Panjakent Travel Guide + 5 Things to do in Panjakent, Tajikistan
Updated April 2020, Panjakent Travel Guide + 5 Things to do in Panjakent, Tajikistan was originally written in January 2020
Panjakent (also spelled Penjikent) is a small city in western Tajikistan, a short distance from Samarkand across the Uzbek border, and a great jumping-off point for trekking adventures into the Fann Mountains. I have been to Panjakent several times over the years, and have watched it morph from a quiet somewhat dead-end dot on the map to a once again lively border town with the 2018 thawing of relations and re-opening of the Panjakent border crossing between Tajikistan and Uzbekistan. Sitting in a flat spot in the Zervashan Valley with views to towering mountains to the north and south, Panjakent makes for a great place to relax and rest for a day or two before or after a long trek.
Panjakent was an ancient city of Sogdiana that dates back to the 6th century BC. Panjakent flourished until 722 BC when the Arab (Umayyads) Conquest of Transoxiana arrived at Sogdiana.
The Umayyad general, Al Harshi chased Divashtich, the ruler of Sogdiana, into the Upper Zeravshan Valley, east of Panjakent where he was eventually captured and killed. Many of the inhabitants of Sogdiana and the city of Panjekent fled into the Upper Zeravshan Valley with Divashtich, and after his death moved south to settle into the difficult to access Yagnob Valley.
Several inhabitants of the Yagnob Valley are descendants of the ancient Sogdians and some even still speak Yagnobi, a language directly derived from ancient Sogdian.
Things To Do In Panjakent
As mentioned above, Panjakent’s history stretched back over 2,500 years and a wealth of ruins can be found about 1.5 kilometers from the center of modern Panjakent. Russian archaeologist Boris Marshak spent over 50 years of his life excavating the site of old Panjakent, digging up pottery, sculptures, frescos, and manuscripts.
The ruins have been carted off to museums in Russia and Uzbekistan, but walking among the sunbaked walls is still interesting nonetheless. The small Ancient Panjakent Museum sits at the southern edge of the site of Old Panjakent that showcases the excavation processes, however, most of the pieces inside are replicas. Admission is to the museum is 5 TJS.
If you don’t want to walk take Marshrutka #5, and ask ‘Stari Panjakent?‘ and they’ll let you off about 5 minutes walk away from the main site.
The Panjakent Bazaar is usually bustling from early morning until mid-afternoon with locals and traders coming from villages in the Zeravshan Valley and Fann Mountains. The interior is worth a visit to see its unique circular shape. From produce to clothing, household items to snacks, and just about everything else can be purchased here at the Panjakent Bazaar.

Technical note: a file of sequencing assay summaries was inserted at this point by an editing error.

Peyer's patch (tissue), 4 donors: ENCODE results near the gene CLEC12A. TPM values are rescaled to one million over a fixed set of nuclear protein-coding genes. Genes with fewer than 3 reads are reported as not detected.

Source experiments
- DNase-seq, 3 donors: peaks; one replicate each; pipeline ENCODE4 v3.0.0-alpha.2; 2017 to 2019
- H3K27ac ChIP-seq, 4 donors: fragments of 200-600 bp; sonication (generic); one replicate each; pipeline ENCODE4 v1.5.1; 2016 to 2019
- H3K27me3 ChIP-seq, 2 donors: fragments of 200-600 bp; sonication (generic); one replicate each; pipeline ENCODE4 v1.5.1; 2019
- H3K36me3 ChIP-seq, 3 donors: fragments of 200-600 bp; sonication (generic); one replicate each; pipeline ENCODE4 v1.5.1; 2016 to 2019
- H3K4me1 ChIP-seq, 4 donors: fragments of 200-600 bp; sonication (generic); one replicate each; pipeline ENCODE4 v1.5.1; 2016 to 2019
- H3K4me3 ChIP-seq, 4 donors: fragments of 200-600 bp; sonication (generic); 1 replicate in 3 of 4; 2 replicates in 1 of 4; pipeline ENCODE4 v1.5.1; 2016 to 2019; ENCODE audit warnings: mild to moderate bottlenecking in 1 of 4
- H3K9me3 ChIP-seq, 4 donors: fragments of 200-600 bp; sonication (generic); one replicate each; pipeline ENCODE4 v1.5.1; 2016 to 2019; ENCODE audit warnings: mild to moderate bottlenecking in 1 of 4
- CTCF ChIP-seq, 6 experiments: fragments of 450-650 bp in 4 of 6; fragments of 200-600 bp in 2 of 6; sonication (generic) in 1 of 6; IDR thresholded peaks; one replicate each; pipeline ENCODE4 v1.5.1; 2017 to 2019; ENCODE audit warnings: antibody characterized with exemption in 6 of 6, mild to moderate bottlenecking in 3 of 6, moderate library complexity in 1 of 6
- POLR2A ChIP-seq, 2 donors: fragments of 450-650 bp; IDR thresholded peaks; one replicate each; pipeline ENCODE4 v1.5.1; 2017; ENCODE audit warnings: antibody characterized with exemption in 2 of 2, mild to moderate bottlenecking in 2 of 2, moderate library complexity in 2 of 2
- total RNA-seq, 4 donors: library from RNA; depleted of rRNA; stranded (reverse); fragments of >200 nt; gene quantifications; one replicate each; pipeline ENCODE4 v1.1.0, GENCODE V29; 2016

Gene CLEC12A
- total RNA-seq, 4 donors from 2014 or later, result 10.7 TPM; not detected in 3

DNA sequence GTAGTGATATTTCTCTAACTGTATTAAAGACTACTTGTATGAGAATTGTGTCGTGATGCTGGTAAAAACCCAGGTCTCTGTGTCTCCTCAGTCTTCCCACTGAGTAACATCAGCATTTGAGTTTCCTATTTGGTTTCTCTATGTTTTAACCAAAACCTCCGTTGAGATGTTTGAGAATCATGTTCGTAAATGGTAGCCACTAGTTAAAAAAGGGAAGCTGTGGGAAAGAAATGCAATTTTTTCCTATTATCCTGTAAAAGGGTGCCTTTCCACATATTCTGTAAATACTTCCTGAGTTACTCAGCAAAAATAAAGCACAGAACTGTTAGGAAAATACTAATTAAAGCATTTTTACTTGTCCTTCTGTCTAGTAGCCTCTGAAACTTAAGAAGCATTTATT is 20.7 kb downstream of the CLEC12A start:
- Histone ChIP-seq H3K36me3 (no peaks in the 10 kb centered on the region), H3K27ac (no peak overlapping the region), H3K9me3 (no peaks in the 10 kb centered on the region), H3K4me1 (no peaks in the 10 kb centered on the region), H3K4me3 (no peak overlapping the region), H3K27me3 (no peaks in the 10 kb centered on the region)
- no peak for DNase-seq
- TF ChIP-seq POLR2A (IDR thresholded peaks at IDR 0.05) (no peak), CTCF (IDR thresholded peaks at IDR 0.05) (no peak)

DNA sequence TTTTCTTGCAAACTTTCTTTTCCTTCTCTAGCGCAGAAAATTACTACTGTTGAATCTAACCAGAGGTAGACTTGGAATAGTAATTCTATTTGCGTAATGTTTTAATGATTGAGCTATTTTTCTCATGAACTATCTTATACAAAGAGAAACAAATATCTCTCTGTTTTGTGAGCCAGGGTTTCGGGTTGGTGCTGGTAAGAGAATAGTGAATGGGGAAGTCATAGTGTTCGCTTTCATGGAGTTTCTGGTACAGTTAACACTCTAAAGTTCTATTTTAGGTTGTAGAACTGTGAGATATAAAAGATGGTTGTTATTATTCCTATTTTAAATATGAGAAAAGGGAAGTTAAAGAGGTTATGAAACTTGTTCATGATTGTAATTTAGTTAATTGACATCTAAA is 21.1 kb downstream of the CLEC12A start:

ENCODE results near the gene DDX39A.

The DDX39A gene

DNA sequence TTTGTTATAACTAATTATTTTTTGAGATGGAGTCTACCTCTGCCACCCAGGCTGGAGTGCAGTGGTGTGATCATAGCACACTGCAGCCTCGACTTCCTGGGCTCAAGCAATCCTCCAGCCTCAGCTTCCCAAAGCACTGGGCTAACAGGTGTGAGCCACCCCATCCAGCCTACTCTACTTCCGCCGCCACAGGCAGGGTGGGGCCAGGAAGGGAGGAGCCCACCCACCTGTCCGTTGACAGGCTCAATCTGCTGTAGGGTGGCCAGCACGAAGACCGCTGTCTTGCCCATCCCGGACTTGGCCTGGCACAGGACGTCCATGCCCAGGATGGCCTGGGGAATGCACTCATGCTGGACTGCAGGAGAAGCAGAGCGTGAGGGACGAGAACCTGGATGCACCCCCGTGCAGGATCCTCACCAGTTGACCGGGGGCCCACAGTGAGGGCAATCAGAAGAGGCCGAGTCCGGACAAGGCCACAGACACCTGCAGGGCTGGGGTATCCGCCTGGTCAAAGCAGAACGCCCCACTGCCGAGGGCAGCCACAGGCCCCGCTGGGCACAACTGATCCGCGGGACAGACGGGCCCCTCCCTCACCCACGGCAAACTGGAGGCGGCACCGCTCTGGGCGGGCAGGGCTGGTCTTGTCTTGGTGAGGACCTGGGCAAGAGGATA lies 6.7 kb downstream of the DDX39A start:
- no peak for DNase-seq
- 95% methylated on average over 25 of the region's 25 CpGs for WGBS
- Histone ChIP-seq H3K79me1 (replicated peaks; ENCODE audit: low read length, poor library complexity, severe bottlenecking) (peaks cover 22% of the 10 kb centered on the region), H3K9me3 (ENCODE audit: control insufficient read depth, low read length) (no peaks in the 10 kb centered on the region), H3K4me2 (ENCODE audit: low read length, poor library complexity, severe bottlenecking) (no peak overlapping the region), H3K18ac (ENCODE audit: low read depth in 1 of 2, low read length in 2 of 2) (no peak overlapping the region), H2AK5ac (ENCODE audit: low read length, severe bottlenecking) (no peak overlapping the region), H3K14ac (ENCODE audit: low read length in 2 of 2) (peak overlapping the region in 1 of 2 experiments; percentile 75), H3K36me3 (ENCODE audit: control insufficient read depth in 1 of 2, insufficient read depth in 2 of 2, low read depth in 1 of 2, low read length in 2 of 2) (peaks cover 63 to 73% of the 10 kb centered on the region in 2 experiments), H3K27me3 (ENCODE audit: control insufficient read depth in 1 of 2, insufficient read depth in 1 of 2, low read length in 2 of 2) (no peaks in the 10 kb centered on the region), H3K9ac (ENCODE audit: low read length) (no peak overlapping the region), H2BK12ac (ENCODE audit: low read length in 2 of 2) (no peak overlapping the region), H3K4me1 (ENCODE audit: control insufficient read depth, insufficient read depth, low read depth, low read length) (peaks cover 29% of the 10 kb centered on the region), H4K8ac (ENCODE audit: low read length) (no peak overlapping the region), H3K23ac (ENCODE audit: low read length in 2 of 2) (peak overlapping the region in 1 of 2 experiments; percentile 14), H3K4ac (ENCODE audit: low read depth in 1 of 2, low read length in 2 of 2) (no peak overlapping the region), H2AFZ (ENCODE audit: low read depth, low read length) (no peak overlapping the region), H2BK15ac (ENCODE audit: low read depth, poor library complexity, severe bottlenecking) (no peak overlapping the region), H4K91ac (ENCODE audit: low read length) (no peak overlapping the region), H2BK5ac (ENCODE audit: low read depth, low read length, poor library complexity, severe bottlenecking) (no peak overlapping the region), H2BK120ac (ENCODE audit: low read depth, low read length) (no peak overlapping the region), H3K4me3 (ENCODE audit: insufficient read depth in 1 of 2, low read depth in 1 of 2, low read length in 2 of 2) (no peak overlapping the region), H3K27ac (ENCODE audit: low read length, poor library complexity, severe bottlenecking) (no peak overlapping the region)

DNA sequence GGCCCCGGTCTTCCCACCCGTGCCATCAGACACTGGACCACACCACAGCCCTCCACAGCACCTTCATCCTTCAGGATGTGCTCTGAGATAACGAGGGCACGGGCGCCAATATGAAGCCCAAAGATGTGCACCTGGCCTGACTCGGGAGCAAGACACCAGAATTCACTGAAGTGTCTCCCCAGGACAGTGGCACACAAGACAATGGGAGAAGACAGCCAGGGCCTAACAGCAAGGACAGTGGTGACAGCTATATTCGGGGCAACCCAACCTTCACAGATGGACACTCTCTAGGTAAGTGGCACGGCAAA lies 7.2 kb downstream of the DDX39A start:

This is going to be your best bet for picking up any last-minute items before heading out on treks into the Fann Mountains. Many of the shared taxis to Samarkand, Dushanbe, Khujand, and other destinations depart from near the bazaar.
Take a hike: The 10 best treks in Tajikistan
The Rudaki Museum is great to visit to learn more about regional history and about Ancient Sogdiana. The Museum is comprised of several rooms, one dedicated to the famed poet Abu Abdullah Rudaki, and those that display ethnographic artifacts, historical pieces, frescoes, and artifacts found at Ancient Panjakent that weren’t taken out of the country (and several replicas), and one room that I’d like to call the ‘museum of horrible taxidermy’- visit and you’ll see why.
Admission is 15 TJS. Somehow I never took a single photo when I visited I visited the Rudaki Museum last back in 2017. But if you’d like to see a few photos, check out this post by George from Travel The Whole World (sorry I suck at blogging guys).
Olim Dodkho Mosque & Madrasa
Olim Dodkho functions as both a mosque and madrasa and sits right on the corner opposite the Panjakent Bazaar. The mosque is busiest on Friday mornings when men in their shiny green, purple, and white joma robes and black doppa caps enter the mosque for prayer time.
Loik Sherali Statue, Devashtich Statue, Somoni Statue and Lenin Statue
Loik Sherlai was a modern-day poet from nearby Mazar i Sharif, Devashtich was the 8th century ruler of Ancient Sogdiana, Ismoil Somoni was the Samanid Emir of Transoxiana and Khorasan, and Vladimir Lenin was the head of the first head of the Soviet Union.
What do these men all have in common? They each have a statue in Panjakent. Sherali, Devashtich, Somoni, and Lenin have all had a part in shaping not just Panjakent’s, but also Tajikistan’s history.
Plan your trek into the Fann Mountains
How To Get To Panjakent
From Dushanbe: From Dushanbe, you’ll need to grab a taxi to the Cement Zavod Taxi Stand on the northern edge of the city. From Cement Zavod you can usually get a seat in a shared taxi for about 130 TJS.